Children’s Books About Rome

kids book collage

We are big book lovers in my house. We have arguably too many shelves filled with well-paged books, as well as the occasional tome that we have yet to crack open. And the kids books? Well, those are read over and over and over again. Of course, I don’t always get a say in the book that is being read for the 1000th time, but when I am shopping for children’s books, I find myself drawn to books with beautiful artwork, as much as beautiful storytelling. Living in a place like Rome, we like the kids to be able to learn more about their city (and recognize spots from books when we are out and about). I have my own list of books about Rome that I always recommend to grownup travelers, but it is definitely time for a round up of the best kids books about Rome, too!

 

  1. Paolo: Emperor of Rome

Ages 2-6 (though grown-ups love it too)

This book tells the story of Paolo, a little dachshund who escapes from his ordinary life as a shop-dog because the mystery and chaos of Rome is calling to him. He explores the city and encounters some of the other animals who call Rome home. Eventually, he finds adventure and is applauded for his bravery. But he does not want to live in the fine palaces of the Eternal City, either. He simply wants to be out in his city. (I love the illustrations in this book! And we always keep an eye out for the naughty cats that Paolo barks at when we walk by Largo Argentina).

2. See Inside Ancient Rome

For ages 3-8

I am a big fan of Usborne books because I think they typically do a great job of presenting fairly complex history or science concepts in an age-appropriate way. This lift-the-flap book is not really appropriate for anyone under the age of three, when the babies are more likely to rip the flaps off than really engage with the pages. BUT, it is great for that young child age when they love to hunt around and find more hidden parts of the photo. Each page is an incredibly detailed picture of some part of daily life in Ancient Rome. Kids can see what the bathhouses, villas and temples all looked like and learn more about the history of the empire.

3.This is Rome

All Ages

I LOVE all of the books by Miroslav Sasek because the illustrations are amazing and present different cities or countries frozen in time. (We also own his books about Ireland, Venice, Hong Kong and San Francisco). Sendak captured daily life in Rome in the 1950s and explains how Romans lived. There are a few tiny corrections at the end of the book to explain how things have changed in the intervening decades, but it is so charming to flip through this vintage picture book. Plus, Rome is Rome so much of the city is still the same!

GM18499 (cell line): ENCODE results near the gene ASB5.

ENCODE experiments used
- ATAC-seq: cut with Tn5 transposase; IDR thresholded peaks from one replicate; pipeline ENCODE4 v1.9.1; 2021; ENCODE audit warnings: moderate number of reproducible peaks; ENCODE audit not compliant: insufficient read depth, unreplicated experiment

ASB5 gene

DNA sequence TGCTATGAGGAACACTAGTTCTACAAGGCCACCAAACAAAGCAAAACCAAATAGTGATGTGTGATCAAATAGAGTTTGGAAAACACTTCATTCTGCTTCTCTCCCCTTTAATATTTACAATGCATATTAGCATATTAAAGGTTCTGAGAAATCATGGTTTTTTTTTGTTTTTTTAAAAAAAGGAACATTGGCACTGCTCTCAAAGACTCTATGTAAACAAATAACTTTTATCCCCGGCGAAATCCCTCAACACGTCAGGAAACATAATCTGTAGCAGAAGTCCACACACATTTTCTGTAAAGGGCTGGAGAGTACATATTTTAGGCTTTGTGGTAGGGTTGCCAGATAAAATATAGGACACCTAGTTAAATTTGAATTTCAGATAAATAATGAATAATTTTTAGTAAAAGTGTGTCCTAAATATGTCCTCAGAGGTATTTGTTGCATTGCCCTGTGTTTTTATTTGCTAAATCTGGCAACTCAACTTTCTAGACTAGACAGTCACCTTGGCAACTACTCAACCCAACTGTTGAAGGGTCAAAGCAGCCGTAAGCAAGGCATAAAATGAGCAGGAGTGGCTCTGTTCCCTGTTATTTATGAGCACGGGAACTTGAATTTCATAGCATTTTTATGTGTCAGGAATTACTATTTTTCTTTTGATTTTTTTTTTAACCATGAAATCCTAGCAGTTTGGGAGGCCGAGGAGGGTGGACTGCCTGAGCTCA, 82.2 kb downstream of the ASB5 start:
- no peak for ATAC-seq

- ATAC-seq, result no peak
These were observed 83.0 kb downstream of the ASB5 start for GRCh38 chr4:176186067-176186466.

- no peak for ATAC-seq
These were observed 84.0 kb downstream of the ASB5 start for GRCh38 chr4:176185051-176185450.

4. Ancient Rome Sticker Book

Age 5+

A great option for the plane or train, this sticker book is a fun way to introduce kids to Ancient Rome. They can put gladiators inside the Colosseum or fill up the ancient city with historic characters while learning a few simple facts about life in the Eternal City thousands of years ago.

5. Where is the Colosseum

Best for ages 8-12

This history book focuses on the Flavian Amphitheatre, also known as the Colosseum. It details when and why the colosseum was built and the types of spectacles that used to take place there. In addition to introducing the history of the amphitheater and the gladiators, the book also introduces a little bit about Ancient Rome and what life was like there. It is a good starting book for budding historians.

6.Eyewitness Ancient Rome

For ages 7+

This is our go-to book for facts about ancient Rome. The pages have full color photographs of artifacts and information about each piece, as well as a short summary of a specific historic theme on each page. It is a bit much for my nearly-5-year-old but he does like to go back to it and focus on a few pages in each sitting.

7. Midnight in the Piazza

Young adult readers

This YA novel about 13-year-old Beatrice Archer is by Rome-based author Tiffany Parks. Beatrice moves to the Eternal City with her father and finds herself pulled into a mystery that involves the Turtle Fountain just below her window. The novel strikes a great balance between art history and young teen adventure. Make sure you bring your young reader to Piazza Mattei in person so they can see the place of the crime!

Midnight in the Piazza book

Do you have any other favorite children’s books about Rome?

Please note that links included may be affiliate links, which means that it doesn’t cost you anything extra, but that I earn a small commission should you choose to make a purchase. If you are in Rome, I highly recommend picking up a copy in person and supporting a shop like the Otherwise Bookshop or heading out to your own local independent bookstore. 

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